I joined the Army as an apprentice tradesman in 1984 at the age of 16, so I was a boy soldier.  I served in the 1991 Gulf conflict and I subsequently became ill with chronic fatigue syndrome...  I was finally medically discharged in February 2001, and I was categorised as permanently unfit for any form of Army service.  My wife Alison, who never served in forces, is also now suffering from chronic fatigue syndrome.  We both tested positive for a mycoplasmal infection last year, which I will come on to later.  Both of us were in perfect health prior to the Gulf conflict...  In Christmas 1992 I suffered a flu-like illness.  Although I thought I had got over it I do not think I actually did.  During 1993 I became very susceptible to viruses and became increasingly fatigued.  In October 1993, due to the fatigue, I was forced to give up sport of all types.  From October 1993 to January 1994 I suffered recurrent tonsillitis and received various courses of antibiotics.  This led to a tonsillectomy in May 1994.  An important note: the major on the operating team came on a bedside visit the next day and told me that on removing my tonsils they were the worst that she had ever seen... I was doing as little as three hours a day for approximately two years, doing paperwork only.  I could not do the fitting and carrying work any more.  During the last eight years, even though I eventually managed to get back to full days and my condition in the early days did improve, I was still physically unable to carry out my primary trade as a vehicle mechanic…  I also suffer from mood swings, irritability and all the additional symptoms related to chronic fatigue syndrome – muscle pains, joint ache, short term memory loss.  I have to write lists; otherwise I forget.  I can go down to the shop to get four things.  I get down there and I only get two because I have forgotten the other two.  Lack of concentration – it is very hard to focus.  It is interesting what Geoff Brown said a minute ago – the small triggers.  Boom: I am gone.  I can be there, come home from work very happy, not had a bad day; okay, I am very tired; work takes it out of me, but one of my kids will wind me up and I will just lose it completely for the smallest thing…  Quality of life.  I do not have any.  I work, come home, am tired, get at the kids ‑ that is it.  I basically work.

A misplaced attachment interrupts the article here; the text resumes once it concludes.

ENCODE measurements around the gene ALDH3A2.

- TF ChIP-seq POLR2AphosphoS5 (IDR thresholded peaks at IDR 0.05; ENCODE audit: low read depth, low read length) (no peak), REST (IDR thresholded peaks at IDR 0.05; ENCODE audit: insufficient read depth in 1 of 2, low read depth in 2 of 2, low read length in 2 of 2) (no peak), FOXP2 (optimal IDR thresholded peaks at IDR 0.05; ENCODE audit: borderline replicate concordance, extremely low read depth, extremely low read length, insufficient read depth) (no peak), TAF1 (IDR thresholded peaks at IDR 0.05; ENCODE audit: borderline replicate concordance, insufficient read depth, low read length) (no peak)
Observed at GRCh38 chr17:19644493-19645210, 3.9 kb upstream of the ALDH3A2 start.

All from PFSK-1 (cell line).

Jason Bosworth, Ordnance Corps, 21 July 2004.